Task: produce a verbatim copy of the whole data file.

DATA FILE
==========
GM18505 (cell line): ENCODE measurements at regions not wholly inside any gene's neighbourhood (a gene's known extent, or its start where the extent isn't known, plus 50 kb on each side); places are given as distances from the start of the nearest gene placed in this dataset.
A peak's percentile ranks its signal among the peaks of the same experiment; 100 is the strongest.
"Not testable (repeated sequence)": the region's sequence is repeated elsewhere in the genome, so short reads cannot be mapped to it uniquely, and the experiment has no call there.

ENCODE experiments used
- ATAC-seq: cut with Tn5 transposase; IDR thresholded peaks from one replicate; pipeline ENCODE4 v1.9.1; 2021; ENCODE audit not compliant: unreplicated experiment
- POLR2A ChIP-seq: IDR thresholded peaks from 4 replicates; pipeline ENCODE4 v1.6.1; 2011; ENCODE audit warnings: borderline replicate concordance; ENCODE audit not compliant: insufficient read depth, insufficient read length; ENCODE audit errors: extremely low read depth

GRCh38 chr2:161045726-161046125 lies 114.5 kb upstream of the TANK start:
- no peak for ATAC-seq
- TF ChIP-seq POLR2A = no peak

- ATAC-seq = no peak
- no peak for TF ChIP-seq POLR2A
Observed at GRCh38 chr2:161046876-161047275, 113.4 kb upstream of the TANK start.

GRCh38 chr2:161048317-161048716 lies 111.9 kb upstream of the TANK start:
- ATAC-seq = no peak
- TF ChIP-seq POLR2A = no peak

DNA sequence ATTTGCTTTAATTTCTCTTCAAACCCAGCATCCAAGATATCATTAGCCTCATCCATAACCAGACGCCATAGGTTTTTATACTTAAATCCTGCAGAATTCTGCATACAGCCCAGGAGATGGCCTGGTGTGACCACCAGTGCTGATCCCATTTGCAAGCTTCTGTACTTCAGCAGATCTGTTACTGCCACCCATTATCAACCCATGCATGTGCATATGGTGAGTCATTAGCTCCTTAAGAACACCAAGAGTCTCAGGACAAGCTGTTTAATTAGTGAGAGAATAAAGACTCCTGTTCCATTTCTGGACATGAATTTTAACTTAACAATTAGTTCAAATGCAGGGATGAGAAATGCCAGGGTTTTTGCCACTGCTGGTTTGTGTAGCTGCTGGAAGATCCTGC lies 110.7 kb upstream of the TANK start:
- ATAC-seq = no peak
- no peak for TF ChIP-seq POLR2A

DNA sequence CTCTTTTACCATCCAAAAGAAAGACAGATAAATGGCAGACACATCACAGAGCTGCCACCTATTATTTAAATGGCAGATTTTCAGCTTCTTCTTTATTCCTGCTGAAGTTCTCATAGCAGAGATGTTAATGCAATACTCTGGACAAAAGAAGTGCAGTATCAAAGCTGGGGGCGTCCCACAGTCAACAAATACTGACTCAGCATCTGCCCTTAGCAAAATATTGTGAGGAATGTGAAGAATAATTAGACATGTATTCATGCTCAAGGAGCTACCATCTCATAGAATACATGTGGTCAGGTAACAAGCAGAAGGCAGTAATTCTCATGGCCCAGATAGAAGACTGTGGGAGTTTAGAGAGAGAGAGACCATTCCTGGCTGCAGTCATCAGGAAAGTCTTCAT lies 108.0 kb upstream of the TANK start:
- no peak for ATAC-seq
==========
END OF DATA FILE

GM18505 (cell line): ENCODE measurements at regions not wholly inside any gene's neighbourhood (a gene's known extent, or its start where the extent isn't known, plus 50 kb on each side); places are given as distances from the start of the nearest gene placed in this dataset.
A peak's percentile ranks its signal among the peaks of the same experiment; 100 is the strongest.
"Not testable (repeated sequence)": the region's sequence is repeated elsewhere in the genome, so short reads cannot be mapped to it uniquely, and the experiment has no call there.

ENCODE experiments used
- ATAC-seq: cut with Tn5 transposase; IDR thresholded peaks from one replicate; pipeline ENCODE4 v1.9.1; 2021; ENCODE audit not compliant: unreplicated experiment
- POLR2A ChIP-seq: IDR thresholded peaks from 4 replicates; pipeline ENCODE4 v1.6.1; 2011; ENCODE audit warnings: borderline replicate concordance; ENCODE audit not compliant: insufficient read depth, insufficient read length; ENCODE audit errors: extremely low read depth

GRCh38 chr2:161045726-161046125 lies 114.5 kb upstream of the TANK start:
- no peak for ATAC-seq
- TF ChIP-seq POLR2A = no peak

- ATAC-seq = no peak
- no peak for TF ChIP-seq POLR2A
Observed at GRCh38 chr2:161046876-161047275, 113.4 kb upstream of the TANK start.

GRCh38 chr2:161048317-161048716 lies 111.9 kb upstream of the TANK start:
- ATAC-seq = no peak
- TF ChIP-seq POLR2A = no peak

DNA sequence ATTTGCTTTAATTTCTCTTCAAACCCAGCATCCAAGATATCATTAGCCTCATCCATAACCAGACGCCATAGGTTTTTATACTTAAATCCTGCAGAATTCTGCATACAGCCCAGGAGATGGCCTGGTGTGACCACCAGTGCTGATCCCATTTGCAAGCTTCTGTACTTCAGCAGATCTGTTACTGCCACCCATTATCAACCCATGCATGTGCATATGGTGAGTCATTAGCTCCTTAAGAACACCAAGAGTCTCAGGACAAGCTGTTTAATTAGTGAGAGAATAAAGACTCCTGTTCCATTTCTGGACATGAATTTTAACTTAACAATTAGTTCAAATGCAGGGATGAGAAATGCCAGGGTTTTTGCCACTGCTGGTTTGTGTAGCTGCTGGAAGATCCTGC lies 110.7 kb upstream of the TANK start:
- ATAC-seq = no peak
- no peak for TF ChIP-seq POLR2A

DNA sequence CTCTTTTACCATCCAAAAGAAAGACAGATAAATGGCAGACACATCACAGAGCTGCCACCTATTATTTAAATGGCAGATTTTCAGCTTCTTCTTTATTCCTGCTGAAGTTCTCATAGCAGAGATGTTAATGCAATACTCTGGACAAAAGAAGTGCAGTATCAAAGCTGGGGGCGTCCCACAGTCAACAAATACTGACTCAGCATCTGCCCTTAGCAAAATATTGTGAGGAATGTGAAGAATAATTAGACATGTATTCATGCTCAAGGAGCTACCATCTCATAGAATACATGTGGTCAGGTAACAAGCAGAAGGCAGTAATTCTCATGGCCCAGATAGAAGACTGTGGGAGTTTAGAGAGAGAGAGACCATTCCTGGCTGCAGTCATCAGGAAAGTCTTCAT lies 108.0 kb upstream of the TANK start:
- no peak for ATAC-seq